Neddy nodded. And started marching forward.
Moss stole his hand into his brother’s. Both boys kept step, ahead of the pram, their little backs straight as soldiers. Smiling.
There would be no list, they knew. It was only Mother at home. Father was in Berlin.
Indeed, Odgen Milton had just turned off the busy Tiergartenstrasse, thick with its double-decker buses, the determined low-slung black Mercedes entering the wooded park at the center of the city and merging onto Bellevue Allee, which stretched through the Tiergarten in a quiet and solemn line to the spot where he was bound. Almost immediately, the city vanished behind him. He walked beneath the thick alley of lindens in bloom overhead, gathering him immediately in that scent he had tried but never managed to describe to Kitty. Through the black trees along his left, one of the park’s vast meadows rolled all its green way to a distant, flashing lake. And everywhere out in the sunlight and air, in pairs and groups, on bicycles or on foot, there were Berliners turning their faces toward the long lovely end of the day, as they had done since the time of the kaisers.
With the easy grace of a man whose winning stroke was a sweeping crosscut from the back court, Milton made his way through the park, his lineage hanging lightly on his well-formed limbs, the habit of knowing just what to do in any given moment having been passed down from generation to generation. Descended as he was from one of the families to arrive just after the Mayflower (Aristocrats, Ogden, not refugees, as his mother, Harriet, once corrected him), Ogden had been raised with every advantage and told so. There had been a Milton in the first class of Harvard College in 1642 and a Milton in every subsequent class for which there was a young man to offer. A Milton Library was tucked under the wings of the Widener.
With his open American face, his frank American voice, one might think to oneself, there walks a good man. A noble man. He appeared dashing and splendid. He had the place and the power to make good, to do good. And he did so. He believed one could do right. He had been raised to expect that one could. His was the last generation for whom those givens remained as undisturbed as a silk purse.
The third in a line of Miltons at the helm of Milton Higginson, a bank begun in 1850 that sat squarely at the center of the fortunes of his country and now, increasingly, of Germany’s, this Ogden Milton had taken over the firm quite young, steering at first cautiously, then more and more easily before the wind into the broad, lucrative waters of the 1920s, advancing into Europe with the schoolboy’s grin that would never leave him even as an old man, an infectious grin that seemed to say Isn’t this marvelous. Isn’t this something. Meaning life. Meaning luck. Meaning his world.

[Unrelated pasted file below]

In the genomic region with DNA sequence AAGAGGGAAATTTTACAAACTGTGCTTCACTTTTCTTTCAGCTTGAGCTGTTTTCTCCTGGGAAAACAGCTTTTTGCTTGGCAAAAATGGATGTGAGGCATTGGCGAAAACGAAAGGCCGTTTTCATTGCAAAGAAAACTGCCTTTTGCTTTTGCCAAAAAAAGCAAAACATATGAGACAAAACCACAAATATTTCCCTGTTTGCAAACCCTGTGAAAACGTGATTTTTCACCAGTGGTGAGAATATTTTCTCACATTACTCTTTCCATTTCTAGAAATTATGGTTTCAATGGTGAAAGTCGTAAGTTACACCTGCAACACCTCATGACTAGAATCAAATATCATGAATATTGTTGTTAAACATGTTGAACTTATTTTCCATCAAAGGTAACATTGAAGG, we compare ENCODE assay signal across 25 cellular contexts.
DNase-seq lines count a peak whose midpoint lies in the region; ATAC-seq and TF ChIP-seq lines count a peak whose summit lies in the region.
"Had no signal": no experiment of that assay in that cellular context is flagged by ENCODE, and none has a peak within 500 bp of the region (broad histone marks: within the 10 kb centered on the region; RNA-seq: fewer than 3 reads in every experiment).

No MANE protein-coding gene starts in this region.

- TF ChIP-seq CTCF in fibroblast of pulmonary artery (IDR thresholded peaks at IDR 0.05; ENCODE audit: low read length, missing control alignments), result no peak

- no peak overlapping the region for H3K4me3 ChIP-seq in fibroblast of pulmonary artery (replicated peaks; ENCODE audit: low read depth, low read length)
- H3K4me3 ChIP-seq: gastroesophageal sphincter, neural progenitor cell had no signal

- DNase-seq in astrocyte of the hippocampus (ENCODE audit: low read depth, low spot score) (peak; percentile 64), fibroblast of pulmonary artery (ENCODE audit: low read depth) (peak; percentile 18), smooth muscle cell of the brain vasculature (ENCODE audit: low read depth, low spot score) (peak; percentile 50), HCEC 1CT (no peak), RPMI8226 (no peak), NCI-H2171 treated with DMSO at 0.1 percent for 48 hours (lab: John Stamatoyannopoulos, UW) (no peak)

The Miltons had excellent liquor and an adequate cook, and it was around their table that the men who did not have a visible hand in Washington, but who in the shadows remained most useful to the president, gathered. Families like the Miltons had always pulled the levers of the country in quiet, without considering that quiet to be anything strange, passing down that expectation to their sons early on—in the schools, the churches, the places along the sunlit rocks of the East Coast where all of them summered, from Campobello to Kennebunk to Oyster Bay. Franklin Delano Roosevelt, after all, was one of them.
This was Ogden’s second trip to Germany in the past nine months, certain, as he was, that good men, fair play, and the open sluices of capital pouring into the right coffers would combat the madmen and fools. It was why he had invested heavily in this country. It was why he was now walking toward the party he could see ahead of him spread upon the lawn that edged the roses at the end of the broad walkway.
“You must come,” Bernhard Walser had remarked that morning after the two men had signed the papers, the notary had left, and the ink was drying between them on the oaken desk in the enormous green damask offices of Walser Steel, overlooking the river Spree. “It was Gertrude’s favorite spot in all the city.”
Walser turned his head toward the high open windows as if he’d heard her, as if his wife, dead for years, might any moment be coming along the pavement.
“She would have been fifty-seven today,” he mused now.
Milton reached for his pipe and tobacco, touched as always by the older man across from him. Bremen aristocrat, veteran of the Great War, chairman of the Walser Steel Company, in possession of one of the finest antiquarian libraries in Europe, and yet still a man who had wooed his wife, a famous English beauty—and a Jew—by reciting Goethe in a twilight garden in Mayfair. Walser was a man who wore his many jackets easily.
A singular man one couldn’t pin down, Ogden thought, tamping the tobacco in the bowl. Bigger than his britches.
No. Bigger than his cloth. The kind of man Ogden aspired to be.
Fifteen years ago, Ogden had walked out of the gates of Harvard Yard with the men in the class of 1920 and found his father leaning against a new Model T with a smile on his face. Go on over to Europe, for a look-see, he’d said. Invest, he’d said. Find the right men and the good ideas and put our money there. They had shipped the black car over, and through the summer months the lanky American had motored through England, down into France, and then to Germany, arriving in Berlin in the last golden days of autumn, the tremendous heady chaos of the Weimar Republic palpable in the narrow streets and cobbled squares and under the tiny lights embedded in the twining vines above men and women gathering in the open air of city biergartens. Refugees had poured in from the east after the war, and the new breath of strangers, perfumed with yeast and salt, honey and garlic, blew through the city. Talk was plentiful, passions were high, but neither would fill a stomach.